What are report layouts?
Layouts are different "views" on your data within the same report. Reports can contain multiple
Some common examples of layouts are:
- Sales by customer
- Sales by product group
- Sales by country
- Sales by month
You can also watch the instruction videos.
You can choose from over 30 different layout types. They fall into these categories:
A combination of Excel pivot tables and subtotals, these reports show automatic row and column
grouping, and subtotals.
Similar to Excel pivot tables, these reports show aggregated two-dimensional information which
you can drill into.
Similar to Excel pivot charts, the charts include all common types, such as line, bar, column,
pie, donut, area, radar.
Sparklines show the development of a given item over a period of time, which is useful to
understand trends at a high level.
These reports show data in a hierarchical structure. For example, revenue by region or business
unit can be represented this way.
Gauges show a single metric, ideally suited for KPI purposes.
Bullet charts show a thermometer-like visual, enabling you to compare three different metrics,
ideally suited for KPI purposes.
These reports show numeric scorecards, enabling you to compare two different metrics, ideally
suited for KPI purposes.
Create a layout
Click on Define - Add layout. For each layout, you can enter a name and select
its report type:
The report types that you can choose from are:
- Report: standard, drilldown, sparklines, treemap, organogram
- Chart: line, bar, column, pie, donut, area, radar
- KPI: gauges, bullet chart, scorecards
You can choose from over 30 different layout types.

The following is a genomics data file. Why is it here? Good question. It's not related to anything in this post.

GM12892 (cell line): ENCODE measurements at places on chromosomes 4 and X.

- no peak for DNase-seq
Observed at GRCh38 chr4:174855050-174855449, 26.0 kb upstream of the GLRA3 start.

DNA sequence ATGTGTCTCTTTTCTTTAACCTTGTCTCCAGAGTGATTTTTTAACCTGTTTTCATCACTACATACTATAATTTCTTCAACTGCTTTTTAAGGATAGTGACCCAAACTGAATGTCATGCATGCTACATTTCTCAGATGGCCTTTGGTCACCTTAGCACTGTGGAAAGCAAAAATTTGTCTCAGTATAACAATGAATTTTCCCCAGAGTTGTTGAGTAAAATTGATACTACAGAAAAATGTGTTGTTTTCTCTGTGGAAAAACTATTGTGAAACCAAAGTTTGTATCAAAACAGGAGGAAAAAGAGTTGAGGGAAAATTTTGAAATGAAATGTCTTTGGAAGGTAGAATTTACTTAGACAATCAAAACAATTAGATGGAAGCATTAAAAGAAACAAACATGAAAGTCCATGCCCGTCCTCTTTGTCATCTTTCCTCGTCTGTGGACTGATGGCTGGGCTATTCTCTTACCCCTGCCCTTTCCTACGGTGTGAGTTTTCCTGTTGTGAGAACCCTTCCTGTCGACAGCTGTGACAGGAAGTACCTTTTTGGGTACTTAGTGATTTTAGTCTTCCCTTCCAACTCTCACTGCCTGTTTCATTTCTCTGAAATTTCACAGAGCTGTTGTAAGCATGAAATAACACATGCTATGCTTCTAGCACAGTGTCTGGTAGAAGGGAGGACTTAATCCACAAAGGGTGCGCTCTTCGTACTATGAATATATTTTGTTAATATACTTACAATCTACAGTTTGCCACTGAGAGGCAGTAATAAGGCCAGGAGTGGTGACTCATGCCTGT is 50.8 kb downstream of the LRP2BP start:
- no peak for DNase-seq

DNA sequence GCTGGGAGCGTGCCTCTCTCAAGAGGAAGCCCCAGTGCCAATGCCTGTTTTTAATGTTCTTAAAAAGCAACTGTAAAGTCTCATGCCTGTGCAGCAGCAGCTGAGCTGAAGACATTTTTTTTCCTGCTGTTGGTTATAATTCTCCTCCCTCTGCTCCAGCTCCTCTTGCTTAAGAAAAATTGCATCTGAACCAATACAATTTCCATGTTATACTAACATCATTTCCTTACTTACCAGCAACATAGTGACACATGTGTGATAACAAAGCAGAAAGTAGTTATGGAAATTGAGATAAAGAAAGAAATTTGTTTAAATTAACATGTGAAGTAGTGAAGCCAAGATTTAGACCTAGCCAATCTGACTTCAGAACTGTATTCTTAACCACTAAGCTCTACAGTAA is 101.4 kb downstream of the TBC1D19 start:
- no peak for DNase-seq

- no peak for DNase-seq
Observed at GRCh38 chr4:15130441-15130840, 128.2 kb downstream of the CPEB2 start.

You can edit a report layout by simply dragging fields into the various areas:
This window enables you to change the report options and the fields
These are settings that determine the overall appearance of the report layout:
- Report type - you can choose from over 30
different layout types
- Column totals - sum, average, variance, or none
- Report totals - sum, average, variance, or none
- Color scales - (only for KPI types: define the color
- Sort by - sort either on the descriptions in the row fields (if you select
multiple Row fields, these will all be included in the sort operation), or
on the values in the report
- Footer text - you can optionally provide a text for the report totals. For
example, instead of the default "Totals" you might want to call it "Net result"
You can manually drag-and-drop any of the available fields into any of the report areas, and if
you no longer want a field in your report, you can simply drag it out again.
- Fields - this shows all fields that are available within this report.
- Filters - drag fields here that you want to use as dynamic filters. They
will be shown above the report with automatic lists of values. Whenever you select a
different filter value, the report will be immediately updated to reflect this. There are
several types of filters, which you can choose from by clicking on the field name:
- date - this will present a date picker.
- select - this will present a list of values, and allow the user to
- multi-select - this will present a list of values, and allow the
user to select one or multiple choices.